Rapid advances by Russian- and Iranian-backed government forces in eastern Syria are thwarting the U.S. military’s hopes of pressing deeper into Islamic State territory after winning the battle for Raqqa.
An expansion of territory held by forces loyal to President Bashar al-Assad is also likely to provide Assad with additional leverage in political negotiations over Syria’s future, talks the United Nations hopes to reconvene next month.
In a statement this week, U.N. Secretary General António Guterres said the “latest developments” in Syria pointed “to the urgent need to reinvigorate the political process.”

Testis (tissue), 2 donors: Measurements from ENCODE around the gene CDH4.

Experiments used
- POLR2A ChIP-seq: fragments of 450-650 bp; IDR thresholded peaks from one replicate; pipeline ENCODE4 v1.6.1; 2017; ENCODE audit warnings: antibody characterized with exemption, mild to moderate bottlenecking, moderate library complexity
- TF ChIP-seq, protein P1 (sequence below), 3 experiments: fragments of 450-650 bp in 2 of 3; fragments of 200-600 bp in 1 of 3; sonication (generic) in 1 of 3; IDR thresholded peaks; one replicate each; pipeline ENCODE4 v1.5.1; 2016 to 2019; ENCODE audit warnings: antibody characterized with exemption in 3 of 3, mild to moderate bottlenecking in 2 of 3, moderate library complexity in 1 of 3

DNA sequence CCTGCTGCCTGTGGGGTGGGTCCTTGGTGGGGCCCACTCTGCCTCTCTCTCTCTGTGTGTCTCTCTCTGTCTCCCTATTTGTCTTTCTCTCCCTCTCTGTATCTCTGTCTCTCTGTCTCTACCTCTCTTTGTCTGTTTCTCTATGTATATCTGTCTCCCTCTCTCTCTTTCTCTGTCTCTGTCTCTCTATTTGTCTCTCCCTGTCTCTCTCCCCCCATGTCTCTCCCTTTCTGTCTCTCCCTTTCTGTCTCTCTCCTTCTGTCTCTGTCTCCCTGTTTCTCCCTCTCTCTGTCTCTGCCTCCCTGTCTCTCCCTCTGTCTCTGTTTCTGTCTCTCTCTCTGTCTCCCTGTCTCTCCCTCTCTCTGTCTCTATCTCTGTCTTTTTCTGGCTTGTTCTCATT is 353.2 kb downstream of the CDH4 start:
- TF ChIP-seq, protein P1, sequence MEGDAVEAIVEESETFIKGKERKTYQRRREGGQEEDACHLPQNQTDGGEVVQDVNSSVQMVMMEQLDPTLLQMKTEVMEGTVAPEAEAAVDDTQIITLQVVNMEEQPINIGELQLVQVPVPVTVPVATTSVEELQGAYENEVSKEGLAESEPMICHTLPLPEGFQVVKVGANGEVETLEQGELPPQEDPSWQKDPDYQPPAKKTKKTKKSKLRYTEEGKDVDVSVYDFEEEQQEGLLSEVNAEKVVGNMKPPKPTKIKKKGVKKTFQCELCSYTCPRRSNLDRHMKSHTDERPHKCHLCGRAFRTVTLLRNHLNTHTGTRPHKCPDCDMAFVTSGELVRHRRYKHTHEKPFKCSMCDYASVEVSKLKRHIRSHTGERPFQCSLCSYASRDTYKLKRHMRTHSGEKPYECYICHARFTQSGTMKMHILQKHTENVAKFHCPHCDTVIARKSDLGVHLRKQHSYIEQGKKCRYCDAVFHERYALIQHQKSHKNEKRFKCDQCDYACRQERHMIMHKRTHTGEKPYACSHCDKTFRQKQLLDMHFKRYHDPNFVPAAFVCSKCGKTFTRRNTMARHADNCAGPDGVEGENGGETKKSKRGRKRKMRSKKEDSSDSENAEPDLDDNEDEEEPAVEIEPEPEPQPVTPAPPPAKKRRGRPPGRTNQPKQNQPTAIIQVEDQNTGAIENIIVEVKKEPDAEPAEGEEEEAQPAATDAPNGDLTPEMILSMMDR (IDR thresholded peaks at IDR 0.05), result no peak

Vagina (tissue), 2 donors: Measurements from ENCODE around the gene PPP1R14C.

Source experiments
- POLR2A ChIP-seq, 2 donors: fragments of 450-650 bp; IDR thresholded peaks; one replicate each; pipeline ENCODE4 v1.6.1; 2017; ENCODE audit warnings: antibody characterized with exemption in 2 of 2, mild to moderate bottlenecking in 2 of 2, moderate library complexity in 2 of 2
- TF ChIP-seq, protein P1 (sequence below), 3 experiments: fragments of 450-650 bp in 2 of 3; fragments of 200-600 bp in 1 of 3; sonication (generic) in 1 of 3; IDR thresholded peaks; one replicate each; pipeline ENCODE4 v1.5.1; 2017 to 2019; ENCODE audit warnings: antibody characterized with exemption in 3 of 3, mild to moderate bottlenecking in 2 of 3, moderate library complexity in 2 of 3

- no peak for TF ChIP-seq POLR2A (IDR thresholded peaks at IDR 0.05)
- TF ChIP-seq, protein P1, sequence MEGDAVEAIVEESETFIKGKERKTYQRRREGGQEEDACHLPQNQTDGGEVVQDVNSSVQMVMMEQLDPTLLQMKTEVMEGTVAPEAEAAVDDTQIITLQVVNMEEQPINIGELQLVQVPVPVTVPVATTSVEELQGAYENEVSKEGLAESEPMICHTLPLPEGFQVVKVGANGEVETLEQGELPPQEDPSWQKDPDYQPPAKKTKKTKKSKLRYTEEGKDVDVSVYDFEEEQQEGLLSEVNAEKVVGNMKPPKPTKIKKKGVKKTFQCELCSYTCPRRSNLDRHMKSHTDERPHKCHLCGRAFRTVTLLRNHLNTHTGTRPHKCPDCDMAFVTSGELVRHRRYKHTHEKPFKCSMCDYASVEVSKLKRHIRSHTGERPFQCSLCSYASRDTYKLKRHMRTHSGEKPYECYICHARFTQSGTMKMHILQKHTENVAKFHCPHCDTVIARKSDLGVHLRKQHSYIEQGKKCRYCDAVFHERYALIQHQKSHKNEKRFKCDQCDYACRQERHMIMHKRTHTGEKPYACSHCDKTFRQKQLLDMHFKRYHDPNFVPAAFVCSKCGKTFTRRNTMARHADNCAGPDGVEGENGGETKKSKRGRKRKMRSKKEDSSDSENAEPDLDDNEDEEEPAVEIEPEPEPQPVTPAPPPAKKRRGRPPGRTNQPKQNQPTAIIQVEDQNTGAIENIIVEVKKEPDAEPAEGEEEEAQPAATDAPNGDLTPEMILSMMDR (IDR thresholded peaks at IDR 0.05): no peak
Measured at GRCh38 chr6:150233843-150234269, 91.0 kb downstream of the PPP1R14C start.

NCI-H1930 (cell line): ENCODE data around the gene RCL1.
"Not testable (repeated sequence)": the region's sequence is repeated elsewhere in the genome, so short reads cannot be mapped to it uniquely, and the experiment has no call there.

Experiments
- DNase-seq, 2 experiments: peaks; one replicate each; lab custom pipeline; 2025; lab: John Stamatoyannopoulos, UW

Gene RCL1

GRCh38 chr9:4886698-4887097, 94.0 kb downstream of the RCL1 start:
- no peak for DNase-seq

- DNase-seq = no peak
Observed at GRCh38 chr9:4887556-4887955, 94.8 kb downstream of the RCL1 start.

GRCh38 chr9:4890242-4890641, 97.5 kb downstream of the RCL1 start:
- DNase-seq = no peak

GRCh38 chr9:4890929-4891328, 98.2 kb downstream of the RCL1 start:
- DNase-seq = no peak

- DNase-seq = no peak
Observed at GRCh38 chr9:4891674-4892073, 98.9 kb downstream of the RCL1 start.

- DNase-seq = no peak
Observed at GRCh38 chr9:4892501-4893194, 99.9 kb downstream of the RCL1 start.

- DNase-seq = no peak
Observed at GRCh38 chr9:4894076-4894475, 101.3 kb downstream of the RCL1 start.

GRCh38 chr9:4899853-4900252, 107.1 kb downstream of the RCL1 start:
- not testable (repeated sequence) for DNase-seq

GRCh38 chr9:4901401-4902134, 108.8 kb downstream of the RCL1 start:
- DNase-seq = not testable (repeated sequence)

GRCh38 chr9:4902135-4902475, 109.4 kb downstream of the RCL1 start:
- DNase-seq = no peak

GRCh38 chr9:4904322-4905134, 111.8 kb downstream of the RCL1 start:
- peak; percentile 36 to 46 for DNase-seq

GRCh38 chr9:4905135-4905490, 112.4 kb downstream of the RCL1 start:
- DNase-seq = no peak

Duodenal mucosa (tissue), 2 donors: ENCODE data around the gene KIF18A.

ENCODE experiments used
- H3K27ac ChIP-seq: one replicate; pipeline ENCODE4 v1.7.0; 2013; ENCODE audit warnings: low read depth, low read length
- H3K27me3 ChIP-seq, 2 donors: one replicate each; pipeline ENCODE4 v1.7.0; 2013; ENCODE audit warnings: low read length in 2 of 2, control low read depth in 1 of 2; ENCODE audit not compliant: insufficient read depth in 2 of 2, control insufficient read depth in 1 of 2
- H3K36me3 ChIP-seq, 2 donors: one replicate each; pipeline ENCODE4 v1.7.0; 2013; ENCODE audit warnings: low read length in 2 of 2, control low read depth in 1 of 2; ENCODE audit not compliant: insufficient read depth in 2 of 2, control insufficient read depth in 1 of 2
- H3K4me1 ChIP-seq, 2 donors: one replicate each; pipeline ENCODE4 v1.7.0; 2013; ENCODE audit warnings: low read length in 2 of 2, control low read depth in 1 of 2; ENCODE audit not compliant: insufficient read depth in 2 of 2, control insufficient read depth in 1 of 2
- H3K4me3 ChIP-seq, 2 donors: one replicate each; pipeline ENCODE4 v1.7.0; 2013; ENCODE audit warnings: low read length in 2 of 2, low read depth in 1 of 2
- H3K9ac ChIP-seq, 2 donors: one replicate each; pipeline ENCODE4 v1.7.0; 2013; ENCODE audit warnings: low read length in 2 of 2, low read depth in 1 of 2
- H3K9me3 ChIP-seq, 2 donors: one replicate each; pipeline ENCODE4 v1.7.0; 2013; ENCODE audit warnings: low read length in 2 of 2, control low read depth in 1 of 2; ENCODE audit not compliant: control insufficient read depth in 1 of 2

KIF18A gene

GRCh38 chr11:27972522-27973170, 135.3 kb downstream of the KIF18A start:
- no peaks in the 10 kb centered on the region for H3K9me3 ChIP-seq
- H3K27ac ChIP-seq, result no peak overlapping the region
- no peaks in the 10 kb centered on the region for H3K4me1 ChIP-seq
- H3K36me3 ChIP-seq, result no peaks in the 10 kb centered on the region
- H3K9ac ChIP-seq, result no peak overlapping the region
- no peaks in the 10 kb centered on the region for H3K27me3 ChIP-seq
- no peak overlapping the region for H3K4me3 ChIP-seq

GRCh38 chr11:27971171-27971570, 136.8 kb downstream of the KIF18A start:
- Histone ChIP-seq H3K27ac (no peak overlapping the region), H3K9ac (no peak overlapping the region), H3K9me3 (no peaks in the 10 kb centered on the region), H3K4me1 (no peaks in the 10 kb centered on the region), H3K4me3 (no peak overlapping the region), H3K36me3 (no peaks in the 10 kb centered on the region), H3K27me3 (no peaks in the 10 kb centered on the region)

The recent government gains have cut off the approach of the U.S.-backed Syrian Democratic Forces to remaining militant strongholds in the southeastern part of the country, including the crucial town of Bukamal near the Syria-Iraq border.
Aided by Russian airstrikes, in apparent violation of a deconfliction line along the Euphrates River that U.S. officials said had been tentatively agreed on with Moscow, government forces have encircled and claimed control of another location that had been on the wish list of U.S. military planners — the town of Mayadeen, where many senior Islamic State leaders are thought to have been hiding.